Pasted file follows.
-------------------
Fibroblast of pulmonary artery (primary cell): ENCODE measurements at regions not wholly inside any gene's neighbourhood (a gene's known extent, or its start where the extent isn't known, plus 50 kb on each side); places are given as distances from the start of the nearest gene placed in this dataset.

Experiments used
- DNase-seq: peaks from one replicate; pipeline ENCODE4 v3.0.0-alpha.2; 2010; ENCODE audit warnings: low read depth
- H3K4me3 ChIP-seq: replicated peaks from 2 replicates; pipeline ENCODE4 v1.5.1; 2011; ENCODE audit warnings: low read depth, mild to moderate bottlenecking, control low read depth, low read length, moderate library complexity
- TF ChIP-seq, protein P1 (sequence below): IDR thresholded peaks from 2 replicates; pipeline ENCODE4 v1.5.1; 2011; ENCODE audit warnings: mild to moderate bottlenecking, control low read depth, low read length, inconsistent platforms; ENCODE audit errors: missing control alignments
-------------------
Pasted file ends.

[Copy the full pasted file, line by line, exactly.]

Fibroblast of pulmonary artery (primary cell): ENCODE measurements at regions not wholly inside any gene's neighbourhood (a gene's known extent, or its start where the extent isn't known, plus 50 kb on each side); places are given as distances from the start of the nearest gene placed in this dataset.

Experiments used
- DNase-seq: peaks from one replicate; pipeline ENCODE4 v3.0.0-alpha.2; 2010; ENCODE audit warnings: low read depth
- H3K4me3 ChIP-seq: replicated peaks from 2 replicates; pipeline ENCODE4 v1.5.1; 2011; ENCODE audit warnings: low read depth, mild to moderate bottlenecking, control low read depth, low read length, moderate library complexity
- TF ChIP-seq, protein P1 (sequence below): IDR thresholded peaks from 2 replicates; pipeline ENCODE4 v1.5.1; 2011; ENCODE audit warnings: mild to moderate bottlenecking, control low read depth, low read length, inconsistent platforms; ENCODE audit errors: missing control alignments